One interesting thing I’ve noticed is that in smaller organizations, the person reaching out to me is almost always the person listed on the BeInvolved at IU page as the president. But in larger organizations, there is usually an intern or a club board member who gets back to me. That’s why I’m always surprised if a person credited as a club or organization’s founder or president reaches out to me to confirm they got their email. I think it bodes well for a club agreeing to work with us if the member with the most authority is the one who responds. However, I also like working with interns too, because I feel like we have something in common right away. I believe that working with RPSL could be really good for them, because it doesn’t require them to do anything overly taxing, but it will still give them experience organizing an event. That’s why I’m perfectly happy to correspond with another student!
I’ve enjoyed this internship a lot! I’m happy with the work I’ve been able to do, and I really hope it helps RPSL. I’ve enjoyed my work with them quite a bit, and I’ll miss the people I worked with.
One thing I think could potentially be helpful for future students doing an internship would be a description of the structure of the academic aspect of it. A lot of people have asked me questions about whether there is an internship ‘class’ that meets periodically, if I have to write any papers, if there is a final exam, etc. I think if there was maybe a short summary of how the academic internship aspect typically goes, it would be really helpful for future students!
One big reason I think I haven’t gotten a whole lot of responses is that many organizations have either a non-IU affiliated gmail account or, worse yet, the president or vice president’s student email. A non-IU affiliated gmail account is the better of these two options, but I think there are still problems there. For example, a non-IU gmail seems riskier to send messages to than an IU account. There could also be the potential annoyance of someone syncing their calendar to the gmail account so that the next person has random notifications popping up.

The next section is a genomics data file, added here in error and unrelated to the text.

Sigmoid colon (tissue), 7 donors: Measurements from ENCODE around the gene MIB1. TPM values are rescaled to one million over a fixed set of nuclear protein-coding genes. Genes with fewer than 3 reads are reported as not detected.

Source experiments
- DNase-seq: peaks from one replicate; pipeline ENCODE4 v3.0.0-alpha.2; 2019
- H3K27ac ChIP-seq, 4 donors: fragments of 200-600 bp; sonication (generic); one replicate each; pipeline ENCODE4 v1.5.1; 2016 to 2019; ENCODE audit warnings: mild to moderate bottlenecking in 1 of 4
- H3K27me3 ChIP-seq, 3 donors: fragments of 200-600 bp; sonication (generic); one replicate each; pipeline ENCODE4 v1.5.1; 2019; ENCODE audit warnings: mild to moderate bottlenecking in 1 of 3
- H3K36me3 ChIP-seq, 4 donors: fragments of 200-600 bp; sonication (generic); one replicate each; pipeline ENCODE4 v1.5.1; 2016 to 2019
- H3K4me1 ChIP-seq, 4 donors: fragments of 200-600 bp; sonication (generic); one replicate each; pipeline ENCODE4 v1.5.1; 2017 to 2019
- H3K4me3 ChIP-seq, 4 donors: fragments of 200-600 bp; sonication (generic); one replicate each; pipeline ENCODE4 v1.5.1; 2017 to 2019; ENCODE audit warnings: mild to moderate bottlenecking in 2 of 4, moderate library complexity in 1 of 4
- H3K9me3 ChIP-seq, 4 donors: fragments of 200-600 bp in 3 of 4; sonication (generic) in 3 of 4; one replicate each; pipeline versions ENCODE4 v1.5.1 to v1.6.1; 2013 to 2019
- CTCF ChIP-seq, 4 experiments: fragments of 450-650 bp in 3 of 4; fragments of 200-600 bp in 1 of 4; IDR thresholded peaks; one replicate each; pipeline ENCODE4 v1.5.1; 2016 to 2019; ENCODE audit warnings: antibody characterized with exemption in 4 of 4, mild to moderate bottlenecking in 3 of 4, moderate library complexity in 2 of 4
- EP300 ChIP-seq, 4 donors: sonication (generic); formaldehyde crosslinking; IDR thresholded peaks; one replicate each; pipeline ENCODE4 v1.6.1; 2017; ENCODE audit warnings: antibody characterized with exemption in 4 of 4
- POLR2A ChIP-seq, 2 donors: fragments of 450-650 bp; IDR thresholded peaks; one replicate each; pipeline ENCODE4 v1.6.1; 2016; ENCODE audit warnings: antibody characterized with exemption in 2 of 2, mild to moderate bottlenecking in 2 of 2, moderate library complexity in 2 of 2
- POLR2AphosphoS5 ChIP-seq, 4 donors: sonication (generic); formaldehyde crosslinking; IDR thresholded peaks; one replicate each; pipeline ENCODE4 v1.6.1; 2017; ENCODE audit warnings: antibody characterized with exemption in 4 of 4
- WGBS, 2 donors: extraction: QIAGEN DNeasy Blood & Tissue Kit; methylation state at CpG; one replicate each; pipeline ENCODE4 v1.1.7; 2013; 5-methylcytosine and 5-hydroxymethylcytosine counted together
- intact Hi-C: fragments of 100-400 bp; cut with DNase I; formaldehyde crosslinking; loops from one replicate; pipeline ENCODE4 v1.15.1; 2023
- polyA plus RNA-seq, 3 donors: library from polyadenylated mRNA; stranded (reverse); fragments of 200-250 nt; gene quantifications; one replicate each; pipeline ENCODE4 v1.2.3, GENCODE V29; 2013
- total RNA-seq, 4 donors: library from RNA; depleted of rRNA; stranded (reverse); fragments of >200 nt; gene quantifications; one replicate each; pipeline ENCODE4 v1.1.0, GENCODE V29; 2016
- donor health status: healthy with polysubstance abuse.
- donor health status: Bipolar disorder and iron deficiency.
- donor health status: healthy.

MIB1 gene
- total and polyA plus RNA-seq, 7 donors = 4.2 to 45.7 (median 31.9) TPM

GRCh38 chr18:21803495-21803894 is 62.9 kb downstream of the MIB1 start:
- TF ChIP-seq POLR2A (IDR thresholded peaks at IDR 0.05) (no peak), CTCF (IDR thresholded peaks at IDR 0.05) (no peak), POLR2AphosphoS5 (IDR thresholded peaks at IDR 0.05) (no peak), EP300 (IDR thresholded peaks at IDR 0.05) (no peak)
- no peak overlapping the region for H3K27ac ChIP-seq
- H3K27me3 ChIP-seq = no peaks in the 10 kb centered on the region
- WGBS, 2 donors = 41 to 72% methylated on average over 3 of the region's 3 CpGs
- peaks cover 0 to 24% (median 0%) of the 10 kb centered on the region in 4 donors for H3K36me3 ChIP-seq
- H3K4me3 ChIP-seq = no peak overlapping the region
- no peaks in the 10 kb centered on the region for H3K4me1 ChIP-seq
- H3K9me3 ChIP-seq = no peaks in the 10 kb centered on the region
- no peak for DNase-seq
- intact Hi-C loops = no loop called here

A student’s individual email account clearly isn’t any better for the obvious reason that it’s unusable once the student graduates, but I’ve seen plenty of organizations that do this.
Because this internship involves making a small searchable database, I’ve had to come up with a controlled vocabulary. For example, for the both the Latino Cultural Center and the Asian Culture center, I use the term ‘cultural understanding.’ However, many organizations also get a keyword that is unique to them. For example, the Asian Culture Center often does events for the Lunar New Year. So for their entry, they have ‘Lunar New Year’ listed. My ultimate goal is for the keyword searching to be just as helpful to future Center Supervisors as searching by title.
But would it make more sense to focus on title searches? Actually, no! Part of the purpose of this list is to help future Center Supervisors find organizations they may not have heard of before. If they don’t know the organization’s name, it doesn’t matter how good title searching is – they won’t find what they’re looking for. Therefore, the keywords have to help them identify which organizations are, for example, focused on health wellness.
One of the most common questions I get asked in reply emails is what kind of program RPSL would be interested in doing with the other department. This is a hard question to answer, because it depends! It could be as simple as providing brochures or giving a small talk on an educational topic. It could be more informative and involve helping patrons learn a new skill. Either way, our department should be prepared to take the lead. I always have to be careful to emphasize this so that there are no concerns about unpleasant surprises!